RE: Wow
By A5un on 9/14/2007 4:22:11 PM , Rating: 2
That's exactly what's happening on a lot of college campuses (or campi? lol who knows). These poor college students get sued for allegedly illegally distributing/downloading crap, and often times they resort to private settlements in thousands of dollars. Almost seems to me RIAA's just ganging up on these ignorant college students who don't know any better.

Innocent till proven guilty. RIAA can trace their IP's all they want, but how they connect IP's to a person, that's another story. I don't think I'll be held responsible if my car is somehow involved in a crash and I wasn't in it.


RE: Wow
By Christopher1 on 9/14/2007 9:38:27 PM , Rating: 2
True. College's are usually on shared IP's and some of them are even on Wireless networks now. It is impossible to link something to one person on a wireless network unless you catch them with something or downloading something at the very SECOND they are doing it.


RE: Wow
By acejj26 on 9/14/2007 11:07:25 PM , Rating: 4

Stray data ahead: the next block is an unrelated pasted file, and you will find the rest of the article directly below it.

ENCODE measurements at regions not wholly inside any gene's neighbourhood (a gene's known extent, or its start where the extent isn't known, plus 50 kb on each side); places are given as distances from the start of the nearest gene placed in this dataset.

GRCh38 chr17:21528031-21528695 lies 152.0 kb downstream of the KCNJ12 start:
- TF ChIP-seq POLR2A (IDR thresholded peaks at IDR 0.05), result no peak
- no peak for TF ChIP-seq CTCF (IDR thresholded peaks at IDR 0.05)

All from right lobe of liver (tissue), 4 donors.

Innocent until proven guilty is only pertinent in criminal law. These cases are all tried in civil court.


RE: Wow
By Shoal07 on 9/17/2007 7:35:07 AM , Rating: 5
Not true, you’re always innocent until found guilty (or liable). What you’re looking for is the difference in evidence required to find a person guilty/liable. In criminal cases, it’s beyond a reasonable doubt. In civil cases, it’s a preponderance of the evidence. That’s why OJ got the smack down in civil court - there was a preponderance of evidence that showed he was liable.

The claim here is that there is no evidence at all specifically targeting the defendant.


RE: Wow
By SoCalBoomer on 9/20/2007 8:03:01 PM , Rating: 2
The burden of proof is different (reasonable doubt vs. preponderance of evidence) but the principle of innocent until proven guilty is still applicable as it is considered a civil right, not a legal right, stemming from the 5th and 6th amendments (part of the Bill of Rights) and the 14th. These have been broadly (and rightly) interpreted to include the principle of "innocent until proven guilty" and have consistently been applied to civil as well as legal rights.

It's considered a "fundamental right" - not a criminal area right.